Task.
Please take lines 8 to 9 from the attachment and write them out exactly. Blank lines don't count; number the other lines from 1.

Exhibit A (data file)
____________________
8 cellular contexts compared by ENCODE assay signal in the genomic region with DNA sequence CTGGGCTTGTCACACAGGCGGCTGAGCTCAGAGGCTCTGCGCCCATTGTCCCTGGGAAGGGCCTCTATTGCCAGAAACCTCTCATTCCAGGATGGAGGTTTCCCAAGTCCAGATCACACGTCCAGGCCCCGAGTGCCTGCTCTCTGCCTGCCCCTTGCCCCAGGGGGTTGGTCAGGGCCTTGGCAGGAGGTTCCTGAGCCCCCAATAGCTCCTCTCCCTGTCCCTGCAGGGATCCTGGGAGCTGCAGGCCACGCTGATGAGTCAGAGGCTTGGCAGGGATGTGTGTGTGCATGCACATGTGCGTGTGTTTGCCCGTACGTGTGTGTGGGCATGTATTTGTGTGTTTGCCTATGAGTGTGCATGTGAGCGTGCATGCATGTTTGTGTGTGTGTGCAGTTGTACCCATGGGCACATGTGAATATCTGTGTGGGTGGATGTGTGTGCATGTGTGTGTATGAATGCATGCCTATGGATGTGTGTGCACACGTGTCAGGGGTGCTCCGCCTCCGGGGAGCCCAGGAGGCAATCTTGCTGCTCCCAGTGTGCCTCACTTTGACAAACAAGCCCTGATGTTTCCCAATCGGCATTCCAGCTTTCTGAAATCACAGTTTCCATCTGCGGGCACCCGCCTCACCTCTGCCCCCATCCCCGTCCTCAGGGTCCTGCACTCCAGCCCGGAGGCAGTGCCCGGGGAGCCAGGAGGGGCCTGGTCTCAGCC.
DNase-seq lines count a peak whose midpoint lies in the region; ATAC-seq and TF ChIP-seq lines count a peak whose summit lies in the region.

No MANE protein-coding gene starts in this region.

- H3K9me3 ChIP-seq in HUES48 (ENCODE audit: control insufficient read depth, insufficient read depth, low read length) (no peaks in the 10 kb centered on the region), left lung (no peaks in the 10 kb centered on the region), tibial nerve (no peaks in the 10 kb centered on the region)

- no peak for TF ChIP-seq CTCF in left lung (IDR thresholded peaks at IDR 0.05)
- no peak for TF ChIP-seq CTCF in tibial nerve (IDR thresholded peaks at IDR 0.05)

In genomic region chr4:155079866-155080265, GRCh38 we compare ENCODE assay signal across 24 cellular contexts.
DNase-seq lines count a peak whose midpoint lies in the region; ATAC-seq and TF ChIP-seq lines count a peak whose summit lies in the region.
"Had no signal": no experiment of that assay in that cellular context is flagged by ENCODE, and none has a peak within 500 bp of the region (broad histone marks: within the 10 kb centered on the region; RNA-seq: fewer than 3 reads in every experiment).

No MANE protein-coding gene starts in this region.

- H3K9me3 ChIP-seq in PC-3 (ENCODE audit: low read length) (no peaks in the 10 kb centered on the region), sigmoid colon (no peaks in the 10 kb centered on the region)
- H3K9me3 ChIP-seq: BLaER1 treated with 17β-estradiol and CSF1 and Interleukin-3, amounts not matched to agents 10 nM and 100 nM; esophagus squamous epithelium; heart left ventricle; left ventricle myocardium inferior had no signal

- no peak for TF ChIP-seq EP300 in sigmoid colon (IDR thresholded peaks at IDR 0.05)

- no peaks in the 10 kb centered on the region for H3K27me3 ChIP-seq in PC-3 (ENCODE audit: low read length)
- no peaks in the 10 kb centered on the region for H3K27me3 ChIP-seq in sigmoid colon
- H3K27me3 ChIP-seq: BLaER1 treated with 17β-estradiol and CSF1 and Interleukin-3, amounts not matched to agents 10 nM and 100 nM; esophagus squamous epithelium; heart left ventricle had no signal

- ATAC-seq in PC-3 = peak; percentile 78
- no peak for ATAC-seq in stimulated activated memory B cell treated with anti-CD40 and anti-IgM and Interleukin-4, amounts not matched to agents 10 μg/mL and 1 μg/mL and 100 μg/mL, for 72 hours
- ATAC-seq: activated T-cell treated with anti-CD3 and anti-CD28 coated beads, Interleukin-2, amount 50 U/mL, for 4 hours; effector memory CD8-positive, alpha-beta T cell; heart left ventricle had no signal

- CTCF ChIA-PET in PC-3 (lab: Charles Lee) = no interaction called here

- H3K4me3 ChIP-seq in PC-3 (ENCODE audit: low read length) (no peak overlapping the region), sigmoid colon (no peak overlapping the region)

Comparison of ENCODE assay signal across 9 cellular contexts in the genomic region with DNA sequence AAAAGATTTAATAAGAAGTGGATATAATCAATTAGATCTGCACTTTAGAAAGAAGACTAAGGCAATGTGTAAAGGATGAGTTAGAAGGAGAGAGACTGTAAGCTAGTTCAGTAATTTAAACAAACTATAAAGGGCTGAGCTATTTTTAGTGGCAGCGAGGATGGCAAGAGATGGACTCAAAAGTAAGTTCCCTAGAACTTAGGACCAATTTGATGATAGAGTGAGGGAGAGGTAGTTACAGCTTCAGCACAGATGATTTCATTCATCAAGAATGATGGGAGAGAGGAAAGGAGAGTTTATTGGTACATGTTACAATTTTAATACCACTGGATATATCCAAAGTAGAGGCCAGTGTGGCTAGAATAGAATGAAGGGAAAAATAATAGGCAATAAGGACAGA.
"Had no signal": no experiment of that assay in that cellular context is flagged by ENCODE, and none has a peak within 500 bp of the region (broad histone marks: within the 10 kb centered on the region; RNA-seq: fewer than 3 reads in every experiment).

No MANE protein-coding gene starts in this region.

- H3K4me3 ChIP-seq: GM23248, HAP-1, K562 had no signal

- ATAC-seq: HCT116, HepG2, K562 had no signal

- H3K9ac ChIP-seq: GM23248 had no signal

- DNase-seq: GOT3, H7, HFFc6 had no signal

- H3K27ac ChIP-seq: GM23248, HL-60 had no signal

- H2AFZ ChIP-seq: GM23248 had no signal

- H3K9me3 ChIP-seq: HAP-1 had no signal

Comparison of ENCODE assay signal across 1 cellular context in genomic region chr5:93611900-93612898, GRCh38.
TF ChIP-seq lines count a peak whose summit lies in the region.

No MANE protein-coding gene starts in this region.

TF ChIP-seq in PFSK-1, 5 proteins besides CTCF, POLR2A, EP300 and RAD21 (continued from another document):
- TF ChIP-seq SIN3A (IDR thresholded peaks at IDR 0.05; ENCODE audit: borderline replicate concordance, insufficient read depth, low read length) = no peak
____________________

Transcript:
DNase-seq lines count a peak whose midpoint lies in the region; ATAC-seq and TF ChIP-seq lines count a peak whose summit lies in the region.
"Had no signal": no experiment of that assay in that cellular context is flagged by ENCODE, and none has a peak within 500 bp of the region (broad histone marks: within the 10 kb centered on the region; RNA-seq: fewer than 3 reads in every experiment).